Have you ever stopped to assess how honest you are? Most people lie almost every single day, or at least omit the truth, and hide their real thoughts and feelings about what is happening. Why do people do this? Let’s explore that in an open and honest discussion, including what it’s like to live with integrity at all times… to be genuine and real.
Most people consider themselves to be “good”. After a career of working with dangerous and recidivist offenders, I have had some of the most dishonest and selfish people in New Zealand tell me time and time again that they see themselves as basically good people. And a huge majority of the non-criminal friends and associates I have had also indicate that they see themselves as people of integrity… “I only lie when I have too”.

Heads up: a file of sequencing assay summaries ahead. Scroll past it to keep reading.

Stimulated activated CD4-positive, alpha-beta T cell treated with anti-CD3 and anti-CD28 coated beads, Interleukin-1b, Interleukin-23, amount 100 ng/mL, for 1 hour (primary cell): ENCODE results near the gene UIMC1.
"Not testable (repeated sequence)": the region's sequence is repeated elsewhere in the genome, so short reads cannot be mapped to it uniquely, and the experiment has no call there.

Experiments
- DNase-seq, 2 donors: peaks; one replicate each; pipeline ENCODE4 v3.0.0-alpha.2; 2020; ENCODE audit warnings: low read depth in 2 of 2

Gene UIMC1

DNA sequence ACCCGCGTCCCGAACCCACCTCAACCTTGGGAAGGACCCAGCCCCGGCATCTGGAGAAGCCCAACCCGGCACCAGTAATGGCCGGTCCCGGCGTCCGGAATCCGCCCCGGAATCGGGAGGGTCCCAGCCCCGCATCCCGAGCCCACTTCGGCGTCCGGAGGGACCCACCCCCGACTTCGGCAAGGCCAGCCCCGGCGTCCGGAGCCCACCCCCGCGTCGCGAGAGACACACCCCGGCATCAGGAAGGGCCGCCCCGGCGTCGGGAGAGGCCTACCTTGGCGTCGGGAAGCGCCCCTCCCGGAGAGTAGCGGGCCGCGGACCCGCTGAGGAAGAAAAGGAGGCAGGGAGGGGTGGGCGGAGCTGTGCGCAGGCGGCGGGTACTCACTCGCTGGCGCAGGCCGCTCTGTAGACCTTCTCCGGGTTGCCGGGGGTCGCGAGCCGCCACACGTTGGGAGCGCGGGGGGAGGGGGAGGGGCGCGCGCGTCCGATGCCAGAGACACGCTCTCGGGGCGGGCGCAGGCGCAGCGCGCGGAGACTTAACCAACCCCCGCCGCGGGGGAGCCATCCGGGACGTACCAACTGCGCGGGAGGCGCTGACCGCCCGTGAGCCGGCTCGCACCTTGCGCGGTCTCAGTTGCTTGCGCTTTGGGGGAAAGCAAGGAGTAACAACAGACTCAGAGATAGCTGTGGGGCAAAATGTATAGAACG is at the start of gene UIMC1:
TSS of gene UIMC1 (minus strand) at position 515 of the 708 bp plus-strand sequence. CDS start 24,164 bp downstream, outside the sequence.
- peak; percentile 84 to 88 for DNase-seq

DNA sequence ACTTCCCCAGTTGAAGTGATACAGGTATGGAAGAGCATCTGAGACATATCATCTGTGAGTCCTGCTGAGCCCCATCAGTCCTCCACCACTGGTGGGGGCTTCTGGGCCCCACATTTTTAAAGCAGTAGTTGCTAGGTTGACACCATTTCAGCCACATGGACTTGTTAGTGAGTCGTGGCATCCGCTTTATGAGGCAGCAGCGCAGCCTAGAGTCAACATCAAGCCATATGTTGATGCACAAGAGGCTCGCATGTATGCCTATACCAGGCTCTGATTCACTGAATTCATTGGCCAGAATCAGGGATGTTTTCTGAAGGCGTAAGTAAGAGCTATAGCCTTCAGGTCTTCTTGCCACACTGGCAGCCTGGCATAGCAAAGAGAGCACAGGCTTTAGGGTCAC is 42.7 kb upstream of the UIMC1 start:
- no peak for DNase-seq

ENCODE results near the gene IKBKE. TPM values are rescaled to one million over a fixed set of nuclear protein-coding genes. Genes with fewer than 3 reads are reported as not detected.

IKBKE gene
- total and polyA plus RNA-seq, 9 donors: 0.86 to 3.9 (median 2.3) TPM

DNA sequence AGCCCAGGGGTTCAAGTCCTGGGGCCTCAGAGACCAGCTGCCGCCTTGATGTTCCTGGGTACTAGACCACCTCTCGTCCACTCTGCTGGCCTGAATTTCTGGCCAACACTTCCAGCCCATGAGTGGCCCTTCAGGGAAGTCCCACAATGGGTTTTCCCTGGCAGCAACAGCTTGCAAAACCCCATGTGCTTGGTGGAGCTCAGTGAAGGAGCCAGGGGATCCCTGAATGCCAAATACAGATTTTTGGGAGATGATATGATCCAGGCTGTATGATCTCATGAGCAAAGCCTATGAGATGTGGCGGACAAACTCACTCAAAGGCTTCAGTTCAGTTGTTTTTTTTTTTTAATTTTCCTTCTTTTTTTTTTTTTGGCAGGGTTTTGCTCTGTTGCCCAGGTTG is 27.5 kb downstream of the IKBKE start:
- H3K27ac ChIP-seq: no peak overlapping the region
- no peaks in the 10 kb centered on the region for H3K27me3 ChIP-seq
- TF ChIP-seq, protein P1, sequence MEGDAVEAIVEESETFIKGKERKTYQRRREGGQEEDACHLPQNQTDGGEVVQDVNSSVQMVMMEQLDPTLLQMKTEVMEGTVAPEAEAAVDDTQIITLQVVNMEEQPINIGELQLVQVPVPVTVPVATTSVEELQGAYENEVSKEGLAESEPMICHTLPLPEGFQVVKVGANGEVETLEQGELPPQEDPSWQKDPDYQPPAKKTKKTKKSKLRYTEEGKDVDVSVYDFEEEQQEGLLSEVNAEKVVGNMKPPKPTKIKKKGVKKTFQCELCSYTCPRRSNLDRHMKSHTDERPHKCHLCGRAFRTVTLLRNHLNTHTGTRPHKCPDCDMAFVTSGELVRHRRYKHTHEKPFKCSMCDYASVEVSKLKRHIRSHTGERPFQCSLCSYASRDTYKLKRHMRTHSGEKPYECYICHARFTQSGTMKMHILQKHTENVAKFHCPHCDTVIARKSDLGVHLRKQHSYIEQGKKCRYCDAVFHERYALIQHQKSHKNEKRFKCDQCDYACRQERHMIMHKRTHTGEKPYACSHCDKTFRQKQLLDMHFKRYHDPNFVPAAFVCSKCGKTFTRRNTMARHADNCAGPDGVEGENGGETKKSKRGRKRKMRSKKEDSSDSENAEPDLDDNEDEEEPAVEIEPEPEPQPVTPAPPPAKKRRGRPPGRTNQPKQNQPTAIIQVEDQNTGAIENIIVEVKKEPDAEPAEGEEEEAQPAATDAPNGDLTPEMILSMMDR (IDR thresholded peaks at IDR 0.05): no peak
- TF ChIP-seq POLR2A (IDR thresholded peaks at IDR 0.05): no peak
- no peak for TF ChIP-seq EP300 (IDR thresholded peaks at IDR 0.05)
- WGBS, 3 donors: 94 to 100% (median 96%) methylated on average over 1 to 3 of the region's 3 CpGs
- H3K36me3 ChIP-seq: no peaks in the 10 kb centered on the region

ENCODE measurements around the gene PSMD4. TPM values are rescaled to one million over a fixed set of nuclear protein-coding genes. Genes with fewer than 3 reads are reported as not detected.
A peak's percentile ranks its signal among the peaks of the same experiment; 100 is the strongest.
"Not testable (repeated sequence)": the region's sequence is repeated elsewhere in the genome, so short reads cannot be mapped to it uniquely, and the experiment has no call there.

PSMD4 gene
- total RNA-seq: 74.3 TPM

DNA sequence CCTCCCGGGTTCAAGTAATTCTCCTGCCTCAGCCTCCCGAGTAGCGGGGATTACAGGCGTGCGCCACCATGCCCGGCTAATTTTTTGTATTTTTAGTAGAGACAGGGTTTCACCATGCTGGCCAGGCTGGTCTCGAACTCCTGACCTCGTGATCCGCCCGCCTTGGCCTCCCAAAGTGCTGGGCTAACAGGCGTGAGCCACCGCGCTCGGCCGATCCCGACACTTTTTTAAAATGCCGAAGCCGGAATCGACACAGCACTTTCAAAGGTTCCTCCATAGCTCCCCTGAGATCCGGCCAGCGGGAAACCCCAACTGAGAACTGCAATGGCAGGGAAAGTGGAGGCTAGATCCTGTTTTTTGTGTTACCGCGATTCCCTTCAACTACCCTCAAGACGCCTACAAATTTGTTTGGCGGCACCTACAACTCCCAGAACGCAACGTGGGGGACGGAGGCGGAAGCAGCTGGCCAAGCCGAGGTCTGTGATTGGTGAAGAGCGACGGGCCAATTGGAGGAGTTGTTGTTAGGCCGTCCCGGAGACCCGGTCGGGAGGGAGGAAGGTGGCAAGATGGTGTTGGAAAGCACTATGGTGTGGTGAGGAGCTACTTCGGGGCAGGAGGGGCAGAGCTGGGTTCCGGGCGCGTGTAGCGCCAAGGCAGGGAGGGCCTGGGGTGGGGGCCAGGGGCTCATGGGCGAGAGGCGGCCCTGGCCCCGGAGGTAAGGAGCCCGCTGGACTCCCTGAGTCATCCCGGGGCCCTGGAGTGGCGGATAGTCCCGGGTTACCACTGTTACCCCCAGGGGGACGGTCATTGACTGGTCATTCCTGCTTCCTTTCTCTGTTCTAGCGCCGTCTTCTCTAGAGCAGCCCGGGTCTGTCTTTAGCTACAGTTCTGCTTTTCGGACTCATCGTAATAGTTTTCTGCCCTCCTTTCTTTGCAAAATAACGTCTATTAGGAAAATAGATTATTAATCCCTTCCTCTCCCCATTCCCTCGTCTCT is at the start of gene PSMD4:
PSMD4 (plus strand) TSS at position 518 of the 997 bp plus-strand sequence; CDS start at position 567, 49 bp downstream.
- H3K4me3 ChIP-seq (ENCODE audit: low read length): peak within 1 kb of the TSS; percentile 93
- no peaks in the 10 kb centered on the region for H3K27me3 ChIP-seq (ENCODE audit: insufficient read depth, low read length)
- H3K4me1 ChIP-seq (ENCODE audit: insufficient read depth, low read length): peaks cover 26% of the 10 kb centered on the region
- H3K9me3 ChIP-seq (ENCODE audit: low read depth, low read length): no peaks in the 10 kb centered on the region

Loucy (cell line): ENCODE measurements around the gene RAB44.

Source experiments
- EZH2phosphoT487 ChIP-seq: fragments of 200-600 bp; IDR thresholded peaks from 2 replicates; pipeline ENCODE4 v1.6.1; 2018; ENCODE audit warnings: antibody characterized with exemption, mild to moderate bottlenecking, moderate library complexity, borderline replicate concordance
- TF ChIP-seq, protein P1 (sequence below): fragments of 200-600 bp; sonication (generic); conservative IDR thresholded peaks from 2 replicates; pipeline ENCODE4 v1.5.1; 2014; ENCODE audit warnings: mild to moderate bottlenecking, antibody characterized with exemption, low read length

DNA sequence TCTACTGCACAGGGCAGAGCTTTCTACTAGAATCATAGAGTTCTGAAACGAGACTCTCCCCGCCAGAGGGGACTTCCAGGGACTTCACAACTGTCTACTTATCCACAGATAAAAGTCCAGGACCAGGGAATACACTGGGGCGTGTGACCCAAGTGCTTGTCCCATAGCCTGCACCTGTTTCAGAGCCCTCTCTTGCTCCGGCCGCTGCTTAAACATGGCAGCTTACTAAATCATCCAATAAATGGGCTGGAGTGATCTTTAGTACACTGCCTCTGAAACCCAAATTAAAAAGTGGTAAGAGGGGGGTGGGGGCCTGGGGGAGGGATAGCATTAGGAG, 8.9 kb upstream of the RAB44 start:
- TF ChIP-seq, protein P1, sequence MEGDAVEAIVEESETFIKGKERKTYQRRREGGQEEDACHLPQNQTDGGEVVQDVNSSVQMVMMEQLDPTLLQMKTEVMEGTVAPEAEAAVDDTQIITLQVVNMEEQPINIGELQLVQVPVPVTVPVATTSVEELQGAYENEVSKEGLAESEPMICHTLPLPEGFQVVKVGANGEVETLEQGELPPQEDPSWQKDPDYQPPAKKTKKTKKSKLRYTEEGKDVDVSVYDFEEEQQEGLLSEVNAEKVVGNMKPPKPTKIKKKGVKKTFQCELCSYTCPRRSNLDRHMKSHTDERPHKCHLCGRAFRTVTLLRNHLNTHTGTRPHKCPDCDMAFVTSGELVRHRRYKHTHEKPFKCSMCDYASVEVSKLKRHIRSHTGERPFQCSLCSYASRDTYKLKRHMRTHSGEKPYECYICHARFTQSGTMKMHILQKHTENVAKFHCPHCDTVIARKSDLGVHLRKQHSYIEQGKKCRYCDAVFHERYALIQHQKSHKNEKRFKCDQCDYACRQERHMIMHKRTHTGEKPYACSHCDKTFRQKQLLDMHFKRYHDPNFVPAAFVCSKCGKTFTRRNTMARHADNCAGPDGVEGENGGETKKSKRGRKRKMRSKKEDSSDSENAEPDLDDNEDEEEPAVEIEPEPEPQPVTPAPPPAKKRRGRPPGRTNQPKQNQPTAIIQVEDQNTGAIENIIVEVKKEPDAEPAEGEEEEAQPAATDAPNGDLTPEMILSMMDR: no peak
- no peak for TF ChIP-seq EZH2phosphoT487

So what is integrity? In my opinion this concept requires a best-effort attempt to at all times be transparent and honest. A person of integrity is, in my mind, someone who is the same person in all situations, from the boardroom meeting, to a funeral, to breakfast with their family. They do not hide their reactions or opinions, they do not manipulate others through deception, and they do not pretend.
Very few people I have met fit this strict criteria, because most people I know (including those I would put into the “good person” category) at least omit their view of the truth regularly. Think about yourself during a normal week; how many times do you: